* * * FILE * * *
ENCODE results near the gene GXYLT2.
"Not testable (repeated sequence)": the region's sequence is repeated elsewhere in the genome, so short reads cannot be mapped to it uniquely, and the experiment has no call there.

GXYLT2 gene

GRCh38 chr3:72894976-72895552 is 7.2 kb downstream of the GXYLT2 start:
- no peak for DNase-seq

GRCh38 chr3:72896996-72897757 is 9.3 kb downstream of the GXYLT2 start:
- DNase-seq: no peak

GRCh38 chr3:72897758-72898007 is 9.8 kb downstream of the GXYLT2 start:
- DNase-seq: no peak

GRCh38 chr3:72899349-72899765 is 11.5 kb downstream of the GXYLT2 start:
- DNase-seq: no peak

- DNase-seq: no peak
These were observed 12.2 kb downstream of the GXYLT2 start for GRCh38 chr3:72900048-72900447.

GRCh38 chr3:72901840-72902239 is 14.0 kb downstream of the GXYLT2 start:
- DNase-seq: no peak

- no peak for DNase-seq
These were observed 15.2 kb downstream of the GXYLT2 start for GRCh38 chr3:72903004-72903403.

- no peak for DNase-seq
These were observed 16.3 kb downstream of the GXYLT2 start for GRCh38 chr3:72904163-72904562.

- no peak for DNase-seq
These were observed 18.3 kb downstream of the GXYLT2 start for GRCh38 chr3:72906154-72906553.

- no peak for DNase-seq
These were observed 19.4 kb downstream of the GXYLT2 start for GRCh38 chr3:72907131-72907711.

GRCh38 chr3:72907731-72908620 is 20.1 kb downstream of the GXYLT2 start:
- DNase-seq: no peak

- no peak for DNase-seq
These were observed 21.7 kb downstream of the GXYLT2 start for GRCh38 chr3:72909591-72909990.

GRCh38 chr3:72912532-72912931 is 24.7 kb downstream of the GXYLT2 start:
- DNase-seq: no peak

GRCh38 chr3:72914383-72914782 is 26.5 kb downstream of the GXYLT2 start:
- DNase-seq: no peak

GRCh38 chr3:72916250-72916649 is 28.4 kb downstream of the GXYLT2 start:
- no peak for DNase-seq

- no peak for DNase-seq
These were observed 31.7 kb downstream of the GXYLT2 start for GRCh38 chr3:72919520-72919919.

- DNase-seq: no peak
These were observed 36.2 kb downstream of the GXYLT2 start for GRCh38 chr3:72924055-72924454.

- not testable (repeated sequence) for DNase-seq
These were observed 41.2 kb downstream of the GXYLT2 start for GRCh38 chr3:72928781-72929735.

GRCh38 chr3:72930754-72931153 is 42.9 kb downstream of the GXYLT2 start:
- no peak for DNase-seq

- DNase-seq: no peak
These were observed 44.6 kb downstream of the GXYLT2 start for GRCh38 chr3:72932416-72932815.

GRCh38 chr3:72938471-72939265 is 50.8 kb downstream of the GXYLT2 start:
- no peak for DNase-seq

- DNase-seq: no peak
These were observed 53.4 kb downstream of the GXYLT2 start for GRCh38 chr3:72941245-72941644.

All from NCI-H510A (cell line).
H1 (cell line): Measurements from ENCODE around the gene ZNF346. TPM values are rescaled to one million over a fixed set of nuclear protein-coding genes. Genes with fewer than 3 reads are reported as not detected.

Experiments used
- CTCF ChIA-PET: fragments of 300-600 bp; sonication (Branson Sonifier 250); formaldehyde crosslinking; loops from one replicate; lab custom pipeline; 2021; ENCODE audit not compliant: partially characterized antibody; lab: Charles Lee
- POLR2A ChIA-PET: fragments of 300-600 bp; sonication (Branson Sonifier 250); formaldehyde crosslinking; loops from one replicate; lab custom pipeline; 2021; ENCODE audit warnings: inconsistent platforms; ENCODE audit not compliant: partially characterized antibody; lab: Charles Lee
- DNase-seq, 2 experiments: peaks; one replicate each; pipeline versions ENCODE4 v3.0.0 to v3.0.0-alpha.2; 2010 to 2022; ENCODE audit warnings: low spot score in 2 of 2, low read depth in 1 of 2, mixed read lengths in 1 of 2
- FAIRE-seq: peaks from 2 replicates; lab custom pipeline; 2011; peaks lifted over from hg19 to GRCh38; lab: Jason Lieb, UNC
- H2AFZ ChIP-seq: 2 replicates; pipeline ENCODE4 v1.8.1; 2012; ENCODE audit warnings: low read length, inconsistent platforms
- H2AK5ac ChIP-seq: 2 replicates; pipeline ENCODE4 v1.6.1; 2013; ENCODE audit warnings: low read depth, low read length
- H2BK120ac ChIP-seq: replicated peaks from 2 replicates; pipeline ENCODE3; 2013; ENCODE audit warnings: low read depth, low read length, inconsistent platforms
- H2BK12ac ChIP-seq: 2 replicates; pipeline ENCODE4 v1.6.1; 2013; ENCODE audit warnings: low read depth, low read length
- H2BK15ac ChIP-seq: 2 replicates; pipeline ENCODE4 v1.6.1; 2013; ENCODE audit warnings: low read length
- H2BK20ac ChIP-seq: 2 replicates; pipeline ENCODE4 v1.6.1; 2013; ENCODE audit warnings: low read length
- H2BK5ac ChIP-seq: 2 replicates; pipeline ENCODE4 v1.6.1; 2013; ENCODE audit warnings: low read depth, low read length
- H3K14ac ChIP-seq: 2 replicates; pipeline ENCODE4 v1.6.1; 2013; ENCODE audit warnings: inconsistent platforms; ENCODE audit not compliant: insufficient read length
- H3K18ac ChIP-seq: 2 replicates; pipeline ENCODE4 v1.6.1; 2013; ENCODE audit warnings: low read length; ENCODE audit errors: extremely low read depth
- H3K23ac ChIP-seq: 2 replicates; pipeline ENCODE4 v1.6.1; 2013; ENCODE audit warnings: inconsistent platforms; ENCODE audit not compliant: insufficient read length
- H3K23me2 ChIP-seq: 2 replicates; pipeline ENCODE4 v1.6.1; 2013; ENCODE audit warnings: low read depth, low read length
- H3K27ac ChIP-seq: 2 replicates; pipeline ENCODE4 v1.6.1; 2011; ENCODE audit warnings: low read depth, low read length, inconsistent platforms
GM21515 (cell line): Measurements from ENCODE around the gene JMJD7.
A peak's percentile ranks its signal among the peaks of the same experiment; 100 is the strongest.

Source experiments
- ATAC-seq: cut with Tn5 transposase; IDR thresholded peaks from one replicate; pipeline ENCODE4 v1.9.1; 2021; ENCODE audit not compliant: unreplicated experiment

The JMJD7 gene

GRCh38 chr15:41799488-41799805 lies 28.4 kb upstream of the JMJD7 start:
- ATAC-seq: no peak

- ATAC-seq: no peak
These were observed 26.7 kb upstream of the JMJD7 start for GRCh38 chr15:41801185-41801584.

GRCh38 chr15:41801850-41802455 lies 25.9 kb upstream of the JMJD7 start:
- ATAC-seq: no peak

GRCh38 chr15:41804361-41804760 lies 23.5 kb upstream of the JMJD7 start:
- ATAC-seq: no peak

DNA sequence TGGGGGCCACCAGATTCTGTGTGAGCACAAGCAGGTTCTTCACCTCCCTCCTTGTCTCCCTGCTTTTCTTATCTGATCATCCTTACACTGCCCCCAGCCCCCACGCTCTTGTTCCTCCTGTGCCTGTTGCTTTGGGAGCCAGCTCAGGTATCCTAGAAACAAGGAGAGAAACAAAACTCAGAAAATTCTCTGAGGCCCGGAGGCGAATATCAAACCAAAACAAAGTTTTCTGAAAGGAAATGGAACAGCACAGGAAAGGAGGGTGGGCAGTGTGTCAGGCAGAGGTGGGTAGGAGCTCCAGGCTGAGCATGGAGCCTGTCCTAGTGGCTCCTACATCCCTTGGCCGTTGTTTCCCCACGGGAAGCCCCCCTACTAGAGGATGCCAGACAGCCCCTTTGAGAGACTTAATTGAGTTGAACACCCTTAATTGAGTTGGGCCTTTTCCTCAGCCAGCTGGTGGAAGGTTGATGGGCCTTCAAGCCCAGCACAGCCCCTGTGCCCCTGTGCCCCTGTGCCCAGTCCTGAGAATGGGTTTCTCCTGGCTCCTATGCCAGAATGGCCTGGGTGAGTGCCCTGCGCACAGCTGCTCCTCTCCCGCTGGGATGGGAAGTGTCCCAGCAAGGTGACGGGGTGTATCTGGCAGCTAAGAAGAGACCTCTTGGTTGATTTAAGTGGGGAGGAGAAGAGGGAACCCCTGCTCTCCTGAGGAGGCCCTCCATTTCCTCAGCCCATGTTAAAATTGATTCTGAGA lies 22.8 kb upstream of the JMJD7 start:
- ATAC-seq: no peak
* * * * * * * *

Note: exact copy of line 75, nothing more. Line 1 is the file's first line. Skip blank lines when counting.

These were observed 26.7 kb upstream of the JMJD7 start for GRCh38 chr15:41801185-41801584.